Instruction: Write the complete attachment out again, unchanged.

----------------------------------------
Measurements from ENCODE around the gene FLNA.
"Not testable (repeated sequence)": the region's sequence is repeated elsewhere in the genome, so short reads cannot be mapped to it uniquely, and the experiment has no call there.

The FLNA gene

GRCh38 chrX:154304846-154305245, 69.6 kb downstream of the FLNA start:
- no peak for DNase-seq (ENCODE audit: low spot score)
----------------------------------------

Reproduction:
Measurements from ENCODE around the gene FLNA.
"Not testable (repeated sequence)": the region's sequence is repeated elsewhere in the genome, so short reads cannot be mapped to it uniquely, and the experiment has no call there.

The FLNA gene

GRCh38 chrX:154304846-154305245, 69.6 kb downstream of the FLNA start:
- no peak for DNase-seq (ENCODE audit: low spot score)